What emerges from this tableau is the insight that it’s the women who seem to keep the ossifying patriarchal engine running at the centre of camp. The ancient mother goddess was created as an institution at a primordial camp to anchor the idea of the fertile woman or the feminine baby machine. Her fecundity objectified and petrified for eternity. But this also ushers in the idea of an unchanging, stagnant female brain. In this system, the younger women cannot be allowed to become self-aware. Awareness gets in the way of women remaining mechanical-biological units. The mother goddess is actually an engine, an older woman whose function in primitive society is to spellbind and control the fertility and work output of younger women.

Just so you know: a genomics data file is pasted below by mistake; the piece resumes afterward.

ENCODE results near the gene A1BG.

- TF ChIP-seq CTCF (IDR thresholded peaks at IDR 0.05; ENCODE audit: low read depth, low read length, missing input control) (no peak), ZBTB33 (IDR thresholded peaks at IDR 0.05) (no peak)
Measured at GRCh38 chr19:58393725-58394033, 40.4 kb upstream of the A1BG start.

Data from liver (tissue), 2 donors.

This mother goddess is extrapolated when need be, turning her into a warrior goddess that extracts bounty from other tribes, or a fruitful goddess that controls the bounty of the land around her with the coming of agriculture. In many parts of India today childless women are pariahs, and most of the ostracism is meted out to them by other women. As the men begin to give up hunting to stay closer to their homes and agricultural fields, matriarchy seems to give way to patriarchy, the same power structures intact but seguing to men. Coelacanth-like only the useful engine of the mother goddess survives the extinction of matriarchy, still partially and sometimes completely controlling the modern female brain. Are these then the male and female brain archetypes being passed on generation after generation? The human brain is a unique living machine capable of change and growing new pathways. It can evolve because it is alive. An active, stimulated brain can change the course of culture and evolution. And it could be a roused, evolving feminine brain leading this change.